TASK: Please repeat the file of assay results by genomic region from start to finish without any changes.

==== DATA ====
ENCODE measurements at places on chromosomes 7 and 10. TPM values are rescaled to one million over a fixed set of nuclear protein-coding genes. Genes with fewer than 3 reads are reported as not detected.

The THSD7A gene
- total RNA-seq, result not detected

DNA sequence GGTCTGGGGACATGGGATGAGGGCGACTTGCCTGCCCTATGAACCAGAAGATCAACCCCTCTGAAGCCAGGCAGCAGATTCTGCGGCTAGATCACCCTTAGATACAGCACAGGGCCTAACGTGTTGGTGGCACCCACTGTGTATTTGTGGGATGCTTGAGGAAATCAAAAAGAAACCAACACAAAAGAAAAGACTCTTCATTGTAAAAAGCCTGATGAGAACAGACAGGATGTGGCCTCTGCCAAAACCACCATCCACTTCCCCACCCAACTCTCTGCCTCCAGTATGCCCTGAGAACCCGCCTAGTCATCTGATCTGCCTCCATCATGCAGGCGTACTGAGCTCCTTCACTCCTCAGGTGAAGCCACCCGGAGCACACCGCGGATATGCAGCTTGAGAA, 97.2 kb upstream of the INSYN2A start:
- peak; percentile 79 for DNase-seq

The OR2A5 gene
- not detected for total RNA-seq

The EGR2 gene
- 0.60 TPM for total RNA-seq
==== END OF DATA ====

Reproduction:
ENCODE measurements at places on chromosomes 7 and 10. TPM values are rescaled to one million over a fixed set of nuclear protein-coding genes. Genes with fewer than 3 reads are reported as not detected.

The THSD7A gene
- total RNA-seq, result not detected

DNA sequence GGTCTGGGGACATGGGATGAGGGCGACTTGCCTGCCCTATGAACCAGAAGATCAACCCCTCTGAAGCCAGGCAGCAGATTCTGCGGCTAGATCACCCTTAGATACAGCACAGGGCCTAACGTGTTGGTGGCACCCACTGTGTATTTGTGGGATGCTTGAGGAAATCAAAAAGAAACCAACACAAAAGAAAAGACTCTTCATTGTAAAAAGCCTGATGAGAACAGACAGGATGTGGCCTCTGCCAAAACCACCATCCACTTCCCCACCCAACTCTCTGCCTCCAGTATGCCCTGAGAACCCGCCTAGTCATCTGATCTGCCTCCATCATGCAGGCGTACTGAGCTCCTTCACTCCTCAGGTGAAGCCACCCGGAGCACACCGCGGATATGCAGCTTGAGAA, 97.2 kb upstream of the INSYN2A start:
- peak; percentile 79 for DNase-seq

The OR2A5 gene
- not detected for total RNA-seq

The EGR2 gene
- 0.60 TPM for total RNA-seq